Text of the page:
Effect of a 10,000 EU Dose of Endotoxin in Allergic and Mildly Asthmatic Adults
|ClinicalTrials.gov Identifier: NCT00839189|
Recruitment Status : Completed
First Posted : February 9, 2009
Last Update Posted : December 9, 2009
|Condition or disease||Intervention/treatment||Phase|
|Rhinitis, Allergic, Perennial Rhinitis, Allergic, Seasonal Asthma||Biological: Clinical Center Reference Endotoxin (CCRE)||Phase 1|
Twenty-four or forty-eight hours (study day 1) prior to the inhalation challenge, subjects will undergo a physical examination of the ears, nose, throat and chest and will have an assessment of vital signs (temperature, pulse, respiratory rate, blood pressure), oxygen saturation, symptom score assessment and undergo spirometry to rule out acute illness prior to challenge. All female volunteers will undergo a urine pregnancy test. A similar examination will take place immediately prior to inhalation challenge with 10,000 EU of CCRE, as well as 30, 60, 120, 180, 240, 300 and 360 minutes and 24 hours after challenge (with the exception of a pregnancy test which will only be administered prior to sputum induction on study day 1). Induced sputum will be 24 to 48 hours prior to challenge, and again six hours after challenge on Study day 2. Sputum will be analyzed for PMN content, CD14 expression on airway macrophages and monocytes, soluble CD14 levels, cytokine levels in sputum and products of inflammatory cells (eosinophil, cationic protein, myeloperoxidase). Blood will be collected for a CBC and differential when the pre- challenge induced sputum is obtained and again 6 hours after challenge. Subjects will then be escorted to the GCRC for overnight admission. While on the GCRC, vital signs will be obtained every 2 hours till bedtime, then once a shift. Spirometry will not be obtained while the subject is in the GCRC, however the subject will be given symptom scoring cards. The next morning (study day 3) subjects will be discharged and escorted to the CEMALB for a final set of vital signs, spirometry, symptom scoring, and an examination by a study physician.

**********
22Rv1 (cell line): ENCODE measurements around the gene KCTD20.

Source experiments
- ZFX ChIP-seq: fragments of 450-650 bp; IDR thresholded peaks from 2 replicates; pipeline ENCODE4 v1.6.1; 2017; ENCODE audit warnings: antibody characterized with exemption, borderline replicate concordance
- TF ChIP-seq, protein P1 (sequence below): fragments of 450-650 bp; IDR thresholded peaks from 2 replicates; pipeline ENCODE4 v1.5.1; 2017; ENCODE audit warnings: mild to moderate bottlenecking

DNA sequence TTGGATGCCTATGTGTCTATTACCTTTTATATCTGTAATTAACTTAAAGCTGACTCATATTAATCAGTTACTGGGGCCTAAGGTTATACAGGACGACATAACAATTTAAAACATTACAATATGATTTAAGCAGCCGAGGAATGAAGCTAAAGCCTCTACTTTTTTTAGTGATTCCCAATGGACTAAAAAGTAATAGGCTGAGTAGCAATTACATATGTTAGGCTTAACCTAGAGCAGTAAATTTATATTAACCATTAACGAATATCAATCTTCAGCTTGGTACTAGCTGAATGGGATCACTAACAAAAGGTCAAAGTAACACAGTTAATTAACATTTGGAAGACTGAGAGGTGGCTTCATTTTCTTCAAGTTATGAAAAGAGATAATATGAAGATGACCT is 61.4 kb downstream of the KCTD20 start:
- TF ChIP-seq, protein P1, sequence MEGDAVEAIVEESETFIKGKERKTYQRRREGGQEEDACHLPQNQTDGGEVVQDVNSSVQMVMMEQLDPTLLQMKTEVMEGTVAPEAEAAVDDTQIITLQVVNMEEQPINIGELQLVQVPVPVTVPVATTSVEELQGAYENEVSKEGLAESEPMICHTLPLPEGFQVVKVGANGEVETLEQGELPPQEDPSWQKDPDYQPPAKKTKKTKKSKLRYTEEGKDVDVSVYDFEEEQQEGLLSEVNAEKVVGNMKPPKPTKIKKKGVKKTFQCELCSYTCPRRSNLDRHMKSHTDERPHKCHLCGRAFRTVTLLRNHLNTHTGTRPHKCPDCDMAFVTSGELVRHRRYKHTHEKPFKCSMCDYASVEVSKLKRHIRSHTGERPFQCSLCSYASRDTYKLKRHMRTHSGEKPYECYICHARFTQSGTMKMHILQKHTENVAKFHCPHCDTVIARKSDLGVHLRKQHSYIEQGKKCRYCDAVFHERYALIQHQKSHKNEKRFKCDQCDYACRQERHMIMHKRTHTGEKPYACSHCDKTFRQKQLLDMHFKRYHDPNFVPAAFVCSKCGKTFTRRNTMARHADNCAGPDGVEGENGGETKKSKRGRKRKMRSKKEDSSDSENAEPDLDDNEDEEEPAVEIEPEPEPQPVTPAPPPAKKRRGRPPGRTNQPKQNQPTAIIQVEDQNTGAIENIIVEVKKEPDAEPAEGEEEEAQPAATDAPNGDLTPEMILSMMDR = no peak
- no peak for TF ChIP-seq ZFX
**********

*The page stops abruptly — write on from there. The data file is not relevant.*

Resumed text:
Each volunteer will be given a symptom scoring sheet for each day up to 96 hours (4 days) after challenge.
Each sheet will include the name and phone number of the study coordinator and study MD. Sample home symptom scoring sheets and instructions are included with this protocol.
Between 48 and 96 hours after challenge, each volunteer will be called to determine their status, inquiring about symptoms, symptom scoring, and need for medication and/or physician visits.
Between 7 and 10 days of the challenge dose, each subject will be asked to return for a study discontinuation visit. At that time temperature, pulse, systolic and diastolic BP, respiratory rate, FVC and FEV1 and SpO2 (oxygen saturation), and symptoms scores will be assessed and, if abnormal, medical evaluation as directed by the study physician will be undertaken.
|Study Type :||Interventional (Clinical Trial)|
|Actual Enrollment :||11 participants|
|Intervention Model:||Single Group Assignment|
|Masking:||None (Open Label)|
|Primary Purpose:||Basic Science|
|Official Title:||Safety Study To Determine the Effect of a 10,000 EU Dose of Clinical Center Reference Endotoxin in Allergic and Mildly Asthmatic Adults|
|Study Start Date :||October 2002|
|Actual Primary Completion Date :||June 2006|
|Actual Study Completion Date :||June 2006|
Biological: Clinical Center Reference Endotoxin (CCRE)
- Magnitude of change in neutrophil content of induced sputum after inhalation of 10,000 EU CCRE [ Time Frame: 0-24 hours post challenge ]
- change in PFT's, vital signs and symptom score after inhalation of 10,000 EU of CCRE [ Time Frame: 0-24 hours post challenge ]
Please refer to this study by its ClinicalTrials.gov identifier (NCT number): NCT00839189
|United States, North Carolina|
|UNC Center for Environmental Medicine, Asthma and Lung Biology|
|Chapel Hill, North Carolina, United States, 27599-7310|
|Principal Investigator:||David Peden, MD||University of North Carolina at Chapel Hill, Dept of Pediatrics / Center for Environmental Medicine, Asthma and Lung Biology|